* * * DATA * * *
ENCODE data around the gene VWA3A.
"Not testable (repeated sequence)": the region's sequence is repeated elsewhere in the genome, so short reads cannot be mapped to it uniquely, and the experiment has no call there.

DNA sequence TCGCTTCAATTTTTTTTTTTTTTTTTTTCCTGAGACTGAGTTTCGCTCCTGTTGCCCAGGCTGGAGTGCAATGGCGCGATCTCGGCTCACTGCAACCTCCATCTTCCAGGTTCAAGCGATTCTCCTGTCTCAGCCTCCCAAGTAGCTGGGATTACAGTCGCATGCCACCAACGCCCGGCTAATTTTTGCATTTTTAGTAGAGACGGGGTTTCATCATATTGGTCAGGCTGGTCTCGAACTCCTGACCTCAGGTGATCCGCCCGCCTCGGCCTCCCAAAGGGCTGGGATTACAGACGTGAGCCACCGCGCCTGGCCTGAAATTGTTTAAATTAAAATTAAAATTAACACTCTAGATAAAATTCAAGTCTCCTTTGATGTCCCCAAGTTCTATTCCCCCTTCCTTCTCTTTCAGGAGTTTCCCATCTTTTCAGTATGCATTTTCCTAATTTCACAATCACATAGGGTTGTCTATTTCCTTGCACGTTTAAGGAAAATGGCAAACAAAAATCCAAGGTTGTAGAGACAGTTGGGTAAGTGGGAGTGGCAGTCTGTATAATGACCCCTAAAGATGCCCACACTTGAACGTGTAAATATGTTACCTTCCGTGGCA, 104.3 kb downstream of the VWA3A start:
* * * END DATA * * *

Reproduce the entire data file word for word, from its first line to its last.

ENCODE data around the gene VWA3A.
"Not testable (repeated sequence)": the region's sequence is repeated elsewhere in the genome, so short reads cannot be mapped to it uniquely, and the experiment has no call there.

DNA sequence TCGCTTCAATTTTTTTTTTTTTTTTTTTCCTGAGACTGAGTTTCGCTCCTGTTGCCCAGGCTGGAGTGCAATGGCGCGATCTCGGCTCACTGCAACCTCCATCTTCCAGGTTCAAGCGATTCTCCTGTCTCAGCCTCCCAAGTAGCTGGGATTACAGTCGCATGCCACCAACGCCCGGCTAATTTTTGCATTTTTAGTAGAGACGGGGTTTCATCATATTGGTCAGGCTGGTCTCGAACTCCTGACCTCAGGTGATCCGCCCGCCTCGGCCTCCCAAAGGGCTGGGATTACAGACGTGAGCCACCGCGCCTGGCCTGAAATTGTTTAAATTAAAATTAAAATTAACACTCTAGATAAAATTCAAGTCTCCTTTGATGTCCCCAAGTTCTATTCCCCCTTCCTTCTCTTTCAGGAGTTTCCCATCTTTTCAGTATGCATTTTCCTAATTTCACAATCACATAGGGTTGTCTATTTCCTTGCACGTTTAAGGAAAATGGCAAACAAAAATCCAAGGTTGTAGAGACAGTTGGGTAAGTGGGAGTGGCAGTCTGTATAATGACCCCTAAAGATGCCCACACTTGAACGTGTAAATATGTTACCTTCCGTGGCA, 104.3 kb downstream of the VWA3A start: